BP: Cuts Capex And Jobs - Not Dividend

| About: BP p.l.c. (BP)


Plans to cut its operating costs and aims to lower capex.

The company reported lower than expected EPS -- but did this news have a significant impact on its stock?

What's next for BP?

BP plc (NYSE:BP) reported a grim Q4 earnings with lower than expected EPS -- $0.06 compared to market estimates of $0.12 - and plans to cut costs and capital spending, all awhile protecting its dividend. The company's strategy still includes expanding its operations and divesting fewer assets moving forward. Let's review what's next for BP.

Lower profits

It shouldn't have surprised investors that BP presented low profits in Q4, but the bottom line came short of market estimates. This was mostly due to disappointing results on its upstream and downstream operations. For the former, the drop in profits was mostly due to lower realized prices - mostly in oil - that was partly offset by cuts in costs.

For the latter, there were lower margins. But this segment had only a small part in the lower-than-expected results: Even though the profits compared to Q3, they tend to be low this time of the year and, according to BP CEO Dudley, margins tend to pick up in Q2 again at the start of the driving season in the Northern Hemisphere.

The company's stake in Rosneft contributed only $235 million to its EPS - over 50% lower than in Q4 2015 - even Rosneft's production rose in the past quarter.

Looking forward, the company expects the output won't change much in 2016 compared to 2015. The company plans to slash 4-20 thousand jobs and undergo a $3.5 billion restructuring plan.

In terms of market reaction, perhaps the 8% drop in the stock price doesn't vote well for investors' confidence in this stock, but it should be noted that oil prices also fell by 5.7% on February 2nd.

Click to enlarge

Source: Google finance, Nasdaq, Bloomberg and Author's calculations

Therefore, I wouldn't too much into this market reaction. The main issue remains what the company plans to do next. For now, the company didn't revise its capital spending - BP still plans to spend between $17 and $19 billion this year - but the company expects capex will be close to $17 billion. Moreover, the company plans to slash its personnel and also reduce its operational costs to adjust to the current low oil prices. This year BP expects its output to remain flat. But the company will keep investing in new projects including doubling the natural gas production of Egypt over the next four year.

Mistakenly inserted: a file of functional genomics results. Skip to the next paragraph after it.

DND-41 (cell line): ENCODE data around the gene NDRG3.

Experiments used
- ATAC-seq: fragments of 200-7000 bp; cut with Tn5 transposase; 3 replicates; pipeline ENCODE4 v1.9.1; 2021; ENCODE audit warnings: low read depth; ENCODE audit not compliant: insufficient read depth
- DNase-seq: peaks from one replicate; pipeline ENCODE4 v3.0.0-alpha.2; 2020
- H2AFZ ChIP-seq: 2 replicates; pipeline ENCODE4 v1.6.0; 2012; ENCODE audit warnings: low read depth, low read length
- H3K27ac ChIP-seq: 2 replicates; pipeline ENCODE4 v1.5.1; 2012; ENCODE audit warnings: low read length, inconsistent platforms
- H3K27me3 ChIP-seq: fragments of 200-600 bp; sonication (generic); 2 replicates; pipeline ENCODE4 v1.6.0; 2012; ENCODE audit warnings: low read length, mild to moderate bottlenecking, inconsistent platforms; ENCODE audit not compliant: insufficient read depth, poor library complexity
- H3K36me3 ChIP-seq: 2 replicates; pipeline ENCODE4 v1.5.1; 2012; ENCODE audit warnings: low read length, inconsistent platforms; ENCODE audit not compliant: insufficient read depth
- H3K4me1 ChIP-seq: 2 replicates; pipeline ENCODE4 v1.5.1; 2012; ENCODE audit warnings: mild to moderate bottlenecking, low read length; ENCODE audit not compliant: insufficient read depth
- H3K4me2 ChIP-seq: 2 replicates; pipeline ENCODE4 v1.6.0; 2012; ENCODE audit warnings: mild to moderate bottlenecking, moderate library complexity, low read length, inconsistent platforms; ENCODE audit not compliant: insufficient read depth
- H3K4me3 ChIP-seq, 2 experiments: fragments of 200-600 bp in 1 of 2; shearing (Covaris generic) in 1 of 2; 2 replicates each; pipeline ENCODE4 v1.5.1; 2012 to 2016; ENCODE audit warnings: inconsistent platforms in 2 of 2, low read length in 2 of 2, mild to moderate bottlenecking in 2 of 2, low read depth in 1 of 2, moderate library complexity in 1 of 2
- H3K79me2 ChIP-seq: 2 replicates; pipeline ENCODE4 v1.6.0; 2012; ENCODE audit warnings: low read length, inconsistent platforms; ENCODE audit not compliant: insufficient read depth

And dividend still stays

BP aims to maintain its dividend. But from the perspective of its cash flow, BP will have to take on more debt to pay it. At around $30 a barrel for oil, it will be even more challenging for BP to keep its dividend unchanged throughout this year. If prices don't pick up by the second half of 2016, BP will likely have to reevaluate its dividend payment.

After all, let's consider a very crude back-of-the-envelope calculation: Back in 2015, the operating cash flow was $19 billion, the capex was $18.6 and the dividend was $6.7 billion - this comes to a $6.3 billion deficit. This was deficit was financed by debt and available cash on hand. Since output is expected to remain flat this year, if the price of oil remains for the year at $35 - which is close to 30% lower than last year - and assuming all things equal, the operating cash flow for 2016 could dip to $13.7 billion. Even if we only consider a 20% drop in price of oil (assuming the company becomes more efficient), operating cash flow will still decline to $15.3 billion. This is $2 billion short of the $17 billion BP plans to allocate towards its capex, let alone its dividend. This could mean another $8 to $10 billion deficit in net cash flow that will have to be covered by divestment - this year BP plans to divest $3 to $5 billion worth of assets - cash on hand and debt. And BP's $26.4 billion cash will have to cover future payments related to the 2010 oil spill settlements. So the company can't keep taping into these funds to protect its dividend.

Therefore, this means taking on more debt -- something that for now BP's CEO is willing to do. So the company seems fine with taking on more debt to pay its shareholders a dividend. And even if oil prices rise $50 a barrel, BP will still need to take on more debt. Therefore, it's more a matter of how much debt it will have to take before management considers slashing its dividend.

In conclusion…

Even though BP continues to reassure its investors about its dividend, the company could still cut its dividend. Currently, the company expects oil prices to recover in the second half of the year. But if oil prices remain well below $40 for the rest of the year, this could raise the chances of the company reevaluating its current strategy by either cutting its capital spending or its dividend or both. For more please see: Will BP Reduce Its Dividend?

Disclosure: I am/we are long BP.

I wrote this article myself, and it expresses my own opinions. I am not receiving compensation for it (other than from Seeking Alpha). I have no business relationship with any company whose stock is mentioned in this article.